Members of the Minnesota Legislature, on both the Republican and the Iron Range sides of the aisle, say they want cost-effective, clean environment that doesn't hinder business or cost jobs. So let's think about how that would work. Industry uses global sources for raw materials. Industry supports the World Trade Organization. According to Global Exchange, "The North American Free Trade Agreement (NAFTA) and certain agreements of the World Trade Organization (WTO) were written to prioritize rights for corporations over protections for our shared environment." So, business is a major influencer of environmental regulation at the state and international scale. Where I come from, that's known as taking several bites at the apple. Full disclosure, I used to represent the Metro Council in wastewater discharge permit hearings. I'd find it frustrating to work out permit compliance details at the state level only then to have the federal Environmental Protection Agency insist that even more stringent requirements, costing more money, were needed to protect the quality of the Minnesota, Mississippi and St. Croix Rivers. The state and federal regulators were taking two bites at the apple. I understand some of the frustrations business representatives and legislators experience. I also learned to look at the other side of the coin.
Mississippi River in Minneapolis
Photo by J. Harrington
Few legislators I've met are willing to say, as an example, they only want the air to be clean enough so that a specific number of thousands, or millions, of people will suffer from asthma attacks, and only a specific number of hundreds, or thousands, will die from those attacks. If we're going to have cost effective solutions, we need clear goals. How many will we allow to get sick and what percentage of the sick will be allowed to die cost-effectively to save a few dollars business profit and increase shareholders' distributions, and, for others, political donations. Is that a political decision? If not, it's a regulatory decision involving the kind of balancing act staff and scientists of regulatory agencies have to perform when they propose an environmental standard. It hasn't been 23 years since a Pollution Control Agency representative had to justify it's proposed actions to the public, including the legislature. It has been that long since some US Steel facilities in Minnesota had valid environmental permits.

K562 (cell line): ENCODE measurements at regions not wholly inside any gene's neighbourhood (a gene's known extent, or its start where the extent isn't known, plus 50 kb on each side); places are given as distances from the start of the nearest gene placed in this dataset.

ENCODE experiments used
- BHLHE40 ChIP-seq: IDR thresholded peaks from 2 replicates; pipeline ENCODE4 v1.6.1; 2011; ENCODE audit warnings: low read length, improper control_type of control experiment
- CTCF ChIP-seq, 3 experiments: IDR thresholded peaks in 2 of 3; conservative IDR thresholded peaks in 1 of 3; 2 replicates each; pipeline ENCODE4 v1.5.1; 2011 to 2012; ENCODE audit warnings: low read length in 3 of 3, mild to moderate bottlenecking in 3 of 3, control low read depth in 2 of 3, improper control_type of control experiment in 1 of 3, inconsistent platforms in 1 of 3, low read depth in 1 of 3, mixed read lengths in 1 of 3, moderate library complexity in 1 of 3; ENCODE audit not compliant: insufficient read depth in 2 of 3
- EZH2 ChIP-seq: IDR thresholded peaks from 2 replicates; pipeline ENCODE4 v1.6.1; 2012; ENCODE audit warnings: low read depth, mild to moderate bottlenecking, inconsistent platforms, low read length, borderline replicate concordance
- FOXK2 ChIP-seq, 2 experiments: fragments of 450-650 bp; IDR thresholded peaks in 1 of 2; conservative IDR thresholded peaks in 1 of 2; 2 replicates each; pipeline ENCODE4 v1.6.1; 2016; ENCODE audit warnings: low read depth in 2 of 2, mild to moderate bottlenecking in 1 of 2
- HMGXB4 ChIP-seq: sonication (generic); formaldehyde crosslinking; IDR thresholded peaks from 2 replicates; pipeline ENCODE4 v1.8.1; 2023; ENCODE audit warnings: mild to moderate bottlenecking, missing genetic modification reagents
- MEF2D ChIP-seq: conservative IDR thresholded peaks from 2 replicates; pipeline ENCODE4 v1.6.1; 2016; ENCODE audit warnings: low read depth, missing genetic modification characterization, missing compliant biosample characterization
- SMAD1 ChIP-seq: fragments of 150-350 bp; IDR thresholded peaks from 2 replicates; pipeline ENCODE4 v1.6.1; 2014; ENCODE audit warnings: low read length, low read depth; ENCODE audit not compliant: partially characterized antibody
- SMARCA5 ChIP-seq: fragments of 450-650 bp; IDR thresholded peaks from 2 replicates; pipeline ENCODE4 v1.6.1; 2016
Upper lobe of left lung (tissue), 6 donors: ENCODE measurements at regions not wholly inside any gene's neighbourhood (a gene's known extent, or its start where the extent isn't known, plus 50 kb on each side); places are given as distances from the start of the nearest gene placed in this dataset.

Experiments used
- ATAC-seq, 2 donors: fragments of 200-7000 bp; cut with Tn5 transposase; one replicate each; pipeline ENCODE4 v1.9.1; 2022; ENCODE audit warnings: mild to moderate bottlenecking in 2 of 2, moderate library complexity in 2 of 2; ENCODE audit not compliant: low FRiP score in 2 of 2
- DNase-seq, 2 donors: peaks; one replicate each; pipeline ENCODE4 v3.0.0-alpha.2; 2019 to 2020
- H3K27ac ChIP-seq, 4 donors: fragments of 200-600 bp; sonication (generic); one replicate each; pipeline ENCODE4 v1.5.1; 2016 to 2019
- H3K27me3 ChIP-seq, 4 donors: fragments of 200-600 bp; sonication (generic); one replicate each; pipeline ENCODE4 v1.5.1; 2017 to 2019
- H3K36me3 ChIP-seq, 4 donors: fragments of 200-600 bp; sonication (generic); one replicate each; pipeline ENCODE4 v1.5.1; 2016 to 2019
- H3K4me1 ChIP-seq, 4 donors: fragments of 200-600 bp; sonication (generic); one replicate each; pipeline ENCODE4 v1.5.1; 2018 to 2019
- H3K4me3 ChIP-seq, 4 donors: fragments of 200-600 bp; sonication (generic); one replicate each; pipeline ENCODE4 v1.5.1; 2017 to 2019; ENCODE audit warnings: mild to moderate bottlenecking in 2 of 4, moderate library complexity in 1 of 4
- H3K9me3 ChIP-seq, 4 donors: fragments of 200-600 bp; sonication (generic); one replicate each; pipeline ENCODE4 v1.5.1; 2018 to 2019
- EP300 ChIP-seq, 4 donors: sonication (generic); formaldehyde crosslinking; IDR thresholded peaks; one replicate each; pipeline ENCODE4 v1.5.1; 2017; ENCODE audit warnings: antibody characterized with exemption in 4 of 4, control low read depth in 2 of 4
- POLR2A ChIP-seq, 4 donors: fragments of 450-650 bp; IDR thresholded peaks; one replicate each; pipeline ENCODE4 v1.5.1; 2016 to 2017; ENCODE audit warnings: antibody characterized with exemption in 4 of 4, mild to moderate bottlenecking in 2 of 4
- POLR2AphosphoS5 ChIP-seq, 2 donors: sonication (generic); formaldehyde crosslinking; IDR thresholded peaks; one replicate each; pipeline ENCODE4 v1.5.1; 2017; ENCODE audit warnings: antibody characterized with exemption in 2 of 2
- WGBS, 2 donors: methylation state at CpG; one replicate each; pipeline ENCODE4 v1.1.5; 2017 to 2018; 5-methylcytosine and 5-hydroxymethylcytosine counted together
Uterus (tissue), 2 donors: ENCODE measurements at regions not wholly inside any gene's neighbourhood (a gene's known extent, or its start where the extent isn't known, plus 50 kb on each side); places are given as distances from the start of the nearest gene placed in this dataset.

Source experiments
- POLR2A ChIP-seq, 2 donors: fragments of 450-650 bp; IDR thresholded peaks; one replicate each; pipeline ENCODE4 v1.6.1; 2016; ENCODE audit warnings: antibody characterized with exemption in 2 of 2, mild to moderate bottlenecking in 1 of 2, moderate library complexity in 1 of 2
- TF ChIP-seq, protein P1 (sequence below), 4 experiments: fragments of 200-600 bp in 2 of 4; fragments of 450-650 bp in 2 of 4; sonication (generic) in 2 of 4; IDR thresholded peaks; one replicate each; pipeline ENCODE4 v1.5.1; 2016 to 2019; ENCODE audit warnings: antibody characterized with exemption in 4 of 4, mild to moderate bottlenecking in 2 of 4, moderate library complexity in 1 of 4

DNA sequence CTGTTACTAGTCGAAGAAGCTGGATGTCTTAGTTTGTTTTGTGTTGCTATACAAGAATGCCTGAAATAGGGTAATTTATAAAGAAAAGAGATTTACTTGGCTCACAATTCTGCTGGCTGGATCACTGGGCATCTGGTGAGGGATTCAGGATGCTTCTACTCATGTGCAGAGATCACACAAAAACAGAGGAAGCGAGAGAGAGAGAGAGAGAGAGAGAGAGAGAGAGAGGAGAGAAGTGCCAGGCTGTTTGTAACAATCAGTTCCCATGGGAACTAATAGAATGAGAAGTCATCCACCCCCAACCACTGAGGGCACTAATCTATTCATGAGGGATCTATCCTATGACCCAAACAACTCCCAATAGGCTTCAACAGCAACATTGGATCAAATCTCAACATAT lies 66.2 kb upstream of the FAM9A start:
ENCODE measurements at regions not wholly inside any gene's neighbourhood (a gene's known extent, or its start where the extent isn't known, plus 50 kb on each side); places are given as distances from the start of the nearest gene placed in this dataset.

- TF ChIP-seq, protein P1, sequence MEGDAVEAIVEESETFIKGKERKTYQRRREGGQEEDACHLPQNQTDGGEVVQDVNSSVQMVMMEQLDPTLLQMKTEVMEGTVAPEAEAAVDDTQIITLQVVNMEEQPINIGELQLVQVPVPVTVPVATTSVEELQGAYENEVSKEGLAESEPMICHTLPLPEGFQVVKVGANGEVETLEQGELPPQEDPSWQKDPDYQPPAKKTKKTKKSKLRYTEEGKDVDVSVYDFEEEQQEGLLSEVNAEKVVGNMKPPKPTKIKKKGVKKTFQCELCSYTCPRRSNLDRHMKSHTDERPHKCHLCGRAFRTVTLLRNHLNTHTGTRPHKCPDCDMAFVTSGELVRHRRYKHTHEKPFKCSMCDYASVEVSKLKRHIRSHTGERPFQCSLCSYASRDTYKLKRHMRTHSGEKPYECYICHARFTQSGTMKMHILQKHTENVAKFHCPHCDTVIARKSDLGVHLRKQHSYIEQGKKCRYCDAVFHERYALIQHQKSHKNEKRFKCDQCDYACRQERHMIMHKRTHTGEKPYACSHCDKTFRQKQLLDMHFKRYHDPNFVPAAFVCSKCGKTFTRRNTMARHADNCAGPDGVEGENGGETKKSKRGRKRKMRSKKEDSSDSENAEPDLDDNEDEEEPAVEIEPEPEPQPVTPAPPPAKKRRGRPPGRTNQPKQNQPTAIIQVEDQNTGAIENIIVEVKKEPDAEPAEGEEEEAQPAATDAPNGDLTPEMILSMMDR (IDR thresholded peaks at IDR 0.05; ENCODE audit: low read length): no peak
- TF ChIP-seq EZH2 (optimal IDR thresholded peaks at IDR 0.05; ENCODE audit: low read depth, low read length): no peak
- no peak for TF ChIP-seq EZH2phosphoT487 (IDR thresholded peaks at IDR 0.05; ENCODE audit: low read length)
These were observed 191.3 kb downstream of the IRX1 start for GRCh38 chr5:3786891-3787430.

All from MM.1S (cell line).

western Wisconsin's bridge to economic growth
Photo by J. Harrington
MinnPost notes that the Minnesota Pollution Control Agency [MPCA] was established prior to the creation of a federal Environmental Protection Agency. As true as that may be, federal delegation establishes who's calling the shots. Perhaps some Minnesota legislators would want to consider whether Minnesota businesses would fare better with a local Citizens Board (like we have with the MPCA Board) having primary oversight or dealing directly with EPA Region V staff in Chicago. The Federal government used to have a very limited role in water pollution control. That changed as a number of states started to win a race to the bottom to attract industry with weaker state regulatory standards. If that's what Minnesota wants we could rebrand ourselves as "Mississippi North."
I probably wouldn't be going on about this so much except that it puts me in mind of a Buckminster Fuller quote I ran across the other day.
“Humans beings always do the most intelligent thing…after they’ve tried every stupid alternative and none of them have worked”Happy Presidents' Day!
Old Woman Nature
Old Woman Naturenaturally has a bag of bonestucked away somewhere.a whole room full of bones!
A scattering of hair and cartilagebits in the woods.
A fox scat with hair and a tooth in it.a shellmounda bone flake in a streambank.
A purring cat, crunchingthe mouse head first,eating on down toward the tail--The sweet old womancalmly gathering firewood in themoon . . .
Don't be shocked,She's heating you some soup.VII, '81, Seeing Ichikawa Ennosuke in"Kurozuka"—"Demoness"— at the Kabuki-za
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